I certainly don’t want you to sit in your corner, but I’ll say this: learning ASL is a great mind booster. Learning a new language doesn’t hurt at all. It will not hurt your speech or listening skills. I know you’ve seen this happen before, and I’ve seen it, too. I understand your concern. You’ve worked so hard to keep your speech and listening skills. With me, the difference is practicing both languages at different times of the day. I hope you’ll give learning ASL some serious consideration. Open your horizons and your mind. 🙂

  4. I remember going to Model Secondary School for the Deaf for two months and not coming home during that time, not even for a visit. For thanksgiving, I came home to my grandparents’ (who are hearing) and it hit me that i couldn’t understand them anymore and I couldn’t talk.
    It was like I forgot how to speak.
    I can understand that fear, indeed. it’s not cute. But I believe speaking is like a motor skill, it comes back. it always will.
    like riding a bicycle.
    der sankt

  5. I didn’t use my speech all week long, but after a day or two, it came back

  6. Im in an inbetween place at the moment, and its not nice to tell the truth!
    I have speech, I have a little (very little) hearing I lipread avidly I wear Bilateral hearing aids and im learning ISL (Irish Sign Language) and like that I havent a clue where i stand, It feels wierd, I call myself deaf (small d) or severely deaf depending on the situation, the medical proff call me severely deaf, and yet, people look at me when I speak and talk back so clearly.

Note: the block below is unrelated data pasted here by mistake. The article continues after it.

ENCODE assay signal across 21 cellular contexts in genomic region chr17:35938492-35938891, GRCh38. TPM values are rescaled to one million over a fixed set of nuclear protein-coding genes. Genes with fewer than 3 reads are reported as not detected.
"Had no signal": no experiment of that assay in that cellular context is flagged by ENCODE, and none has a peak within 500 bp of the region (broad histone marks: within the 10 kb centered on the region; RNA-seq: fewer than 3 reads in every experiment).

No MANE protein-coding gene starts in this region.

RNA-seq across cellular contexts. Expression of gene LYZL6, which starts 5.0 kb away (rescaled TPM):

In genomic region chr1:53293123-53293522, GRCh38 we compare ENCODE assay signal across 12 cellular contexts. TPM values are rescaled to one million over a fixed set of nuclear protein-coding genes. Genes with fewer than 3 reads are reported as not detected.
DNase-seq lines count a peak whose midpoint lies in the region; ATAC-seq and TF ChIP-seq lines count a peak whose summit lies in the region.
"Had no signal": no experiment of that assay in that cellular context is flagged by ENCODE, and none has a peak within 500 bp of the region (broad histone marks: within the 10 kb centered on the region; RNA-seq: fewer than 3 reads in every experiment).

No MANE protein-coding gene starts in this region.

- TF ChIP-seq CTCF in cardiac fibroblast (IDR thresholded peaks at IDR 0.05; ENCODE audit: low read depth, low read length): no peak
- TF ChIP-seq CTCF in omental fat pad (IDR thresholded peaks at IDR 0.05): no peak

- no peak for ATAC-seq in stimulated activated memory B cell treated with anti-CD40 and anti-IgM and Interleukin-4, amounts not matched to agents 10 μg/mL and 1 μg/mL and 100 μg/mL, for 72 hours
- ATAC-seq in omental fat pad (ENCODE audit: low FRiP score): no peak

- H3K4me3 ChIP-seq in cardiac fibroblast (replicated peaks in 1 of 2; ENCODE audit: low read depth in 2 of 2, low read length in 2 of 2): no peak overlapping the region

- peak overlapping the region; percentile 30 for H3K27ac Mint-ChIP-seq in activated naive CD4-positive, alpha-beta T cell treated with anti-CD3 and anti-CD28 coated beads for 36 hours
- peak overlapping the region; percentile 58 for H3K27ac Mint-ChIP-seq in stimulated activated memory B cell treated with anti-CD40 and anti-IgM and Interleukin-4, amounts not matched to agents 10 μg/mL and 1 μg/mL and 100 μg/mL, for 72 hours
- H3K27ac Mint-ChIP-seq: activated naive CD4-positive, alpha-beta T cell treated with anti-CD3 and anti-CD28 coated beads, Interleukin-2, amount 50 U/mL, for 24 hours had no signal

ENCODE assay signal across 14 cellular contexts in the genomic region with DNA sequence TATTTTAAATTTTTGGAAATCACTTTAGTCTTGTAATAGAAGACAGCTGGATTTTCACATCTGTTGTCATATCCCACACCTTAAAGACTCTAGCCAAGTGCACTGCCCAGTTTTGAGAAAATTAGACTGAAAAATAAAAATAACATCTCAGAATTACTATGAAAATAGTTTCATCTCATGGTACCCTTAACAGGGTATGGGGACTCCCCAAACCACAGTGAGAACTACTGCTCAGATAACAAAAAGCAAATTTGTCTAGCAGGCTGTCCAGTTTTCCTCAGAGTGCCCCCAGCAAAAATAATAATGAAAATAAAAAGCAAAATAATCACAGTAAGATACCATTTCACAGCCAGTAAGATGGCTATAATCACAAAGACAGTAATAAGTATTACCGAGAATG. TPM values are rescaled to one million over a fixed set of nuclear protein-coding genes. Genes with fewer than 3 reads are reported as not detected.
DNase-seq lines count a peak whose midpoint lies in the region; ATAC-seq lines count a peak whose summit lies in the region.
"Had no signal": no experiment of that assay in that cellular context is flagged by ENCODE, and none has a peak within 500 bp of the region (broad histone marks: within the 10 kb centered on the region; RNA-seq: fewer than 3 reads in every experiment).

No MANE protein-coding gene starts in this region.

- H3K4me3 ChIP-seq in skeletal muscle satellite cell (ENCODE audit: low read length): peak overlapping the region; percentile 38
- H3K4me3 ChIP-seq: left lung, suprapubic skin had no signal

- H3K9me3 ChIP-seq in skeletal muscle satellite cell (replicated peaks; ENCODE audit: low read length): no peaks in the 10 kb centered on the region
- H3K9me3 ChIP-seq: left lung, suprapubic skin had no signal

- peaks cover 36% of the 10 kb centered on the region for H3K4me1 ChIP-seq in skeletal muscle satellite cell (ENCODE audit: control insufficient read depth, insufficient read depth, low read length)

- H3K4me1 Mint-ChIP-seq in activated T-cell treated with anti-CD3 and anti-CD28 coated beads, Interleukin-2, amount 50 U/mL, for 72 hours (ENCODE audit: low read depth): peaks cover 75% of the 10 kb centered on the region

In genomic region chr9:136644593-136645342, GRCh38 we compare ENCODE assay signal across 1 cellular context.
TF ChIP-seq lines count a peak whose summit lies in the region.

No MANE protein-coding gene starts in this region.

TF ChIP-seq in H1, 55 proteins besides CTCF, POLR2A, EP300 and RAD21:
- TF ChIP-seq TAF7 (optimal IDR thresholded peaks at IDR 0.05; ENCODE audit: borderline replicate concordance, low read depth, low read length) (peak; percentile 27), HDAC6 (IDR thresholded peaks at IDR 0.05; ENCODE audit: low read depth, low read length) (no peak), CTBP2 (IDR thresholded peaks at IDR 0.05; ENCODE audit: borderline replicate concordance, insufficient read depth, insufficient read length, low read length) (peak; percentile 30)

Sometimes it upsets me that I havent found a place.
    I have been brought up and have mostely hearing friends, I work in a hearing environment, and I have only 1 totally Deaf friend, to whom I sign with.
    I sign with my fiance when we feel like, but I mostely converse, and yet I sometimes long to be within the deaf culture completely or within the hearing culture completely rather than dabbling between the 2!
    In college mostely its very frustrating, in my class there is my completely Deaf friend, and then there is me, and effectively Im treated as hearing, but the really bad days where I hear squat, people still treat me as Hearing, and Im not, well not completely anyway, people dont understand that there is no happy medium with my hearing, some days its as if im not deaf at all, my Lipreading is superb and my speach is clear and im effectively hearing, then the bad days my lipreading is shakey, I have no confidence in my speach and I dont want to talk with people because of the ammount of effort it takes, no 2 days are the same for my hearing and it messes me up!!
    So alls I can say is chin up, I think were in the same boat, and I dont know if there will ever a ‘label’ that will describe us, and as long as we can show love to our friends and family and get on in the world, I dont think it matters what language or beliefs you use 🙂 🙂